Deloitte's Valter Adão on 'time-plosion' and other drivers of disruptive technology
Valter highlights seven themes central to the conversation around the future world of work.
Speaking at the recent ClarkHouse Data, Digital and Talent thought leadership event, Deloitte's chief digital and innovation officer Valter Adão delivered a riveting presentation about the future world of work and the ideas that are not only driving innovation but are also a cause for concern among business leaders. He noted that the panic around the loss of jobs during the digitization was nothing new. Referring to newspaper clips from as early as 1933, he said that the bad news narrative that comes with advancements in technology is an age-old conversation, which was merely a reflection of human nature.
"The reality is that workers are challenging the machines that they feel are going to challenge their jobs. But if you look at history, the machines have always won because it made economic sense to do so. Whether or not we as a society are successful depends on how we navigate in this transition," said Valter.
Here are five ideas that Valter referred to as being key to the conversation around AI and the future world of work.
Business leaders have the weight of the world on their shoulders and late nights at the office or long meetings can simply seem the norm. It can also be a symptom of always needing to be in control when, as a matter of fact, technology allows for work to happen just as well without them.
"The fact that people are becoming money rich and time poor is one of the main drivers of everything that is happening with technology, for which people will pay a premium if it means they will get an hour back in their day," said Valter.
"Last week drank 15-year-old whiskey that was made in 12 hours. We are too impatient to wait four years for people to get an education. We want them to learn on the job. CEO executives tenures are shortening dramatically. That's a big theme in the world of business and in our personal lives as well."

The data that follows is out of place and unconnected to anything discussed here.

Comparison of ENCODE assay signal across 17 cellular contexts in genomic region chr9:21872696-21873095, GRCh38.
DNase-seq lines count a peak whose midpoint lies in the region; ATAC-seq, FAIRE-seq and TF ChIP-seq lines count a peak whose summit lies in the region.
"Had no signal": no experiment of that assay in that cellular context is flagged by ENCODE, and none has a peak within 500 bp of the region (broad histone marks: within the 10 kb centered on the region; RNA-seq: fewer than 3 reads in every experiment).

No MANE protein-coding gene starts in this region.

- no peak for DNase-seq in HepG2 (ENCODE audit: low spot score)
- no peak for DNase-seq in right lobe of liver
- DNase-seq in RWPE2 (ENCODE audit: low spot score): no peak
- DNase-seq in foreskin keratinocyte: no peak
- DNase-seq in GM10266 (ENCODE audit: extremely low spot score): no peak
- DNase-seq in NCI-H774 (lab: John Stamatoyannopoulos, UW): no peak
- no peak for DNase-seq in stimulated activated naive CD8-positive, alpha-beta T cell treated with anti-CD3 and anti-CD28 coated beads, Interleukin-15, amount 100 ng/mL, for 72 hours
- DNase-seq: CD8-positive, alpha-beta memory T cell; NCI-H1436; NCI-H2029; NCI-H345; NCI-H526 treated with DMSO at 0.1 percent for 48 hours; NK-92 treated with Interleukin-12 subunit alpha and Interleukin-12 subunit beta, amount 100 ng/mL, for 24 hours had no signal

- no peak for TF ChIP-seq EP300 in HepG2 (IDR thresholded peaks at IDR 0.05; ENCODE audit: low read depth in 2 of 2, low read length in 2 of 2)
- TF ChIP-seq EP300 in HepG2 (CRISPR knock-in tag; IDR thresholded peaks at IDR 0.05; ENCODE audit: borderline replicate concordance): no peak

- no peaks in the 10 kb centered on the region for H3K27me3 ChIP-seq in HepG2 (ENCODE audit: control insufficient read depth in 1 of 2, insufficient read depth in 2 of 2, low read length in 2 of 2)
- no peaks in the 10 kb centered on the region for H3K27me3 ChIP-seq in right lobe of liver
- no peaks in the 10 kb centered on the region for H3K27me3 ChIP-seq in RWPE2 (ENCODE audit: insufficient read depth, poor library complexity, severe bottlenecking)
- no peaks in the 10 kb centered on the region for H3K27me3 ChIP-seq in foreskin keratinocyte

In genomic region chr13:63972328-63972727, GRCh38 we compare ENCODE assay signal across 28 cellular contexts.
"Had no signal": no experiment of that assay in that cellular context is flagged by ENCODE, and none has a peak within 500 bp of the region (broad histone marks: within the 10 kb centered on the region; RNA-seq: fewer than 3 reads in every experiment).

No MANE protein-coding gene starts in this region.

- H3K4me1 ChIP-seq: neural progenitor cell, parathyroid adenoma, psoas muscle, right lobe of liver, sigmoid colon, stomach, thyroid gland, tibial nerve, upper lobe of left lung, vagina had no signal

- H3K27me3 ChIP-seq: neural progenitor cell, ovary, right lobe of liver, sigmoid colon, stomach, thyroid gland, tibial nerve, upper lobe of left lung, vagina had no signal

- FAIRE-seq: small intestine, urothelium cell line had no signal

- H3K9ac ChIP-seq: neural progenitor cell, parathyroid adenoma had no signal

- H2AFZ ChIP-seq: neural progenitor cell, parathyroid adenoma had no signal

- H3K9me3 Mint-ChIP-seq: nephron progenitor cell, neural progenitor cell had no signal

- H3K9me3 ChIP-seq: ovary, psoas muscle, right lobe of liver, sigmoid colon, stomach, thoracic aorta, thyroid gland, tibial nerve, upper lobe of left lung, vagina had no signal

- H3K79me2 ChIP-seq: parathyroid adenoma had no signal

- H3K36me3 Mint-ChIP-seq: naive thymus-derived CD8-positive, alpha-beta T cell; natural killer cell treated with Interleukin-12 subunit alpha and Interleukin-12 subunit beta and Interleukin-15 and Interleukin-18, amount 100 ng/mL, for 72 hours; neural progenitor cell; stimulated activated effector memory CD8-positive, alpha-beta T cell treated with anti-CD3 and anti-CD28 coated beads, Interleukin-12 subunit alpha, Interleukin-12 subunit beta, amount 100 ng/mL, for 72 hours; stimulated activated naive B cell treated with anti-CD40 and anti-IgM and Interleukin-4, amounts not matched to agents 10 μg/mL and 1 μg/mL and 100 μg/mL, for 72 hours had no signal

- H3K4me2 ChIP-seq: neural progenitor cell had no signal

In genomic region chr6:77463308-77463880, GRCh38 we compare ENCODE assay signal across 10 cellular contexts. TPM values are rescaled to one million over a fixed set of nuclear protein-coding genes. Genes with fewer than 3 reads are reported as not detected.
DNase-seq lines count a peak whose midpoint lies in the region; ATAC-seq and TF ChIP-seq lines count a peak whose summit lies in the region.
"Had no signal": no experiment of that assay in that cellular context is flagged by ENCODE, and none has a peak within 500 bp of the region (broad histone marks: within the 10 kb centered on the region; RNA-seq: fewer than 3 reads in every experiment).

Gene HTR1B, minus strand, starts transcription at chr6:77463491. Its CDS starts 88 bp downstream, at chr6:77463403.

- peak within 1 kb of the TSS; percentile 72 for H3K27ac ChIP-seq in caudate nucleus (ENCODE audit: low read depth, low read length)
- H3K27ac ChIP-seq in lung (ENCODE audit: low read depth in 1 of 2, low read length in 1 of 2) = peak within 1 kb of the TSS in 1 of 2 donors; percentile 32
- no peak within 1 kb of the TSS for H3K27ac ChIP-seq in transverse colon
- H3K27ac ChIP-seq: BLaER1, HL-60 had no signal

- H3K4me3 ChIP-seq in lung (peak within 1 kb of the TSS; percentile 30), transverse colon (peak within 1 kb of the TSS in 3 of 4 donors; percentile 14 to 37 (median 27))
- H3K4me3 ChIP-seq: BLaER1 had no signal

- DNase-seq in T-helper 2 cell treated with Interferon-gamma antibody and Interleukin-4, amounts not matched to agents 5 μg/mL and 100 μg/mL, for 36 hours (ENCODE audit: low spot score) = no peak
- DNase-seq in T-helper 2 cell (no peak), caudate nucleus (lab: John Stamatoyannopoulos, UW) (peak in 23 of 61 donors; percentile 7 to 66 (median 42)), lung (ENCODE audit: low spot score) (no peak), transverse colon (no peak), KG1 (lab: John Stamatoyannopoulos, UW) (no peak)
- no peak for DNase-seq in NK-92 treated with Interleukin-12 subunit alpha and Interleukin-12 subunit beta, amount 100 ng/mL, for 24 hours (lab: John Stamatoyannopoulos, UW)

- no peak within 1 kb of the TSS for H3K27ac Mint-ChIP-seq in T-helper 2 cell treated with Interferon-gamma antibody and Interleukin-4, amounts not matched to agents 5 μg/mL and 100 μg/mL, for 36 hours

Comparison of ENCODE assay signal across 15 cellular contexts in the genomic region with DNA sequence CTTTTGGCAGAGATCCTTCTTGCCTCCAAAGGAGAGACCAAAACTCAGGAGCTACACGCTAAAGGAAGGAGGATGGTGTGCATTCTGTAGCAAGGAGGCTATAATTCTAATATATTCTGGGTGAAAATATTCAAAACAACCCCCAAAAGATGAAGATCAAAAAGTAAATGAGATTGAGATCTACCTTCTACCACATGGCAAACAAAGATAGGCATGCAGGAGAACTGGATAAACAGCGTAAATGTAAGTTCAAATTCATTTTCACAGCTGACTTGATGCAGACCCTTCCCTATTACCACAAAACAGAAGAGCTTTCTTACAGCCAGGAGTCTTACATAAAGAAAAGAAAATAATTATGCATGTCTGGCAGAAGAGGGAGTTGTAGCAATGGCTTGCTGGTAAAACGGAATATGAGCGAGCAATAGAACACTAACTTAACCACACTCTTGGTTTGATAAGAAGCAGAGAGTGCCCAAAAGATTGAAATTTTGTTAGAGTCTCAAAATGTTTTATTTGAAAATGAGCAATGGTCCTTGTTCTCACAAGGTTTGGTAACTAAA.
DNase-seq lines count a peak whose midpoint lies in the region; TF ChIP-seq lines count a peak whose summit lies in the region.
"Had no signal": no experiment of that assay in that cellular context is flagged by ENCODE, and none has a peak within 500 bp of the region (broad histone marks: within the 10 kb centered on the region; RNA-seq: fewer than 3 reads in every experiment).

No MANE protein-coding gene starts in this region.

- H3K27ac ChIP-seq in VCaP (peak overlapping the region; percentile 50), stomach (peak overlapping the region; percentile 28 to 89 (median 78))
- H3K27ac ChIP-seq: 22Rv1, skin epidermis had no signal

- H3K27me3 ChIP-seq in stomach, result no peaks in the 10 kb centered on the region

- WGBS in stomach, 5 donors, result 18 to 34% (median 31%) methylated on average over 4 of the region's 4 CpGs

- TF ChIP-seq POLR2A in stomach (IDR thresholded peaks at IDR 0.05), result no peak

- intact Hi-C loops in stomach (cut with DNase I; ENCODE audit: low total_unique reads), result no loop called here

2 The workplace eco-system
Valter said business had to get used to the idea of on-demand employees and flexible work because we are now in an age where it is ludicrous to think that the collective knowledge and effort of employees is enough to get a competitive edge. Because, while the reality is that companies may have a few thousand people that work in-house, there are hundreds of thousands of other people outside that business that understand it and may have ideas that can propel it further forward.
"Some of the leading organisations are starting to take their internal problems and innovation challenges to the rest of the world. They are leveraging the gig economy and taking people off the balance sheet to gain a competitive edge. I read a stat recently that highlighted how 90 percent of jobs in the US are unconventional jobs. That is where the world is heading," said Valter.
3 The connected workforce
The human is integrated into the human and vice versa so as to create a single organism. The rise of instant messaging, work-related social media, collaboration tools, which are used the fastest growing working population, millennials, mean that traditional work systems may no longer be effective. Instead, companies have to find ways of operating efficiently in this new environment. Valter referred to Amazon's use of AI for tracking people's individual performance and firing for failing to deliver, irrespective of their location.